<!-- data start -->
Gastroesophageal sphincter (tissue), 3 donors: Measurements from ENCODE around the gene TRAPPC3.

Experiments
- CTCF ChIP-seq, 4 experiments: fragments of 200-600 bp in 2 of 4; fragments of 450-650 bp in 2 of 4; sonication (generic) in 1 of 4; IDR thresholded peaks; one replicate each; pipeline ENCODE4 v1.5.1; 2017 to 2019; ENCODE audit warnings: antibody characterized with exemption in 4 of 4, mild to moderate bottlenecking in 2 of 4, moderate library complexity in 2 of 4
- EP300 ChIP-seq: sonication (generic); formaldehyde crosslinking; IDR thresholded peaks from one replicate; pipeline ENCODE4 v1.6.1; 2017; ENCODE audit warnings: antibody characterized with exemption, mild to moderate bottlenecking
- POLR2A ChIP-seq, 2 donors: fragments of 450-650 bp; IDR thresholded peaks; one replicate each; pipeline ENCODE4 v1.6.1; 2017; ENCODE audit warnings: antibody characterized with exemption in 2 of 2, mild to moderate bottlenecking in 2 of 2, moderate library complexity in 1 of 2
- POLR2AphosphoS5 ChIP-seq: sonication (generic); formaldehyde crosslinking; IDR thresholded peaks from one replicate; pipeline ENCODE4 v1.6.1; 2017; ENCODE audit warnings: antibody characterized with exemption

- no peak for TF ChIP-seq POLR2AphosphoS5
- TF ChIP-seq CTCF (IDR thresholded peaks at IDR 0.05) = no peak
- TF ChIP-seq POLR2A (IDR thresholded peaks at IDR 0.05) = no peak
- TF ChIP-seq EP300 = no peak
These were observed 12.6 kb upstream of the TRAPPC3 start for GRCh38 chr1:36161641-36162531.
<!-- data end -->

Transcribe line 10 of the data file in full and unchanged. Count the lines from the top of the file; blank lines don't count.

- TF ChIP-seq EP300 = no peak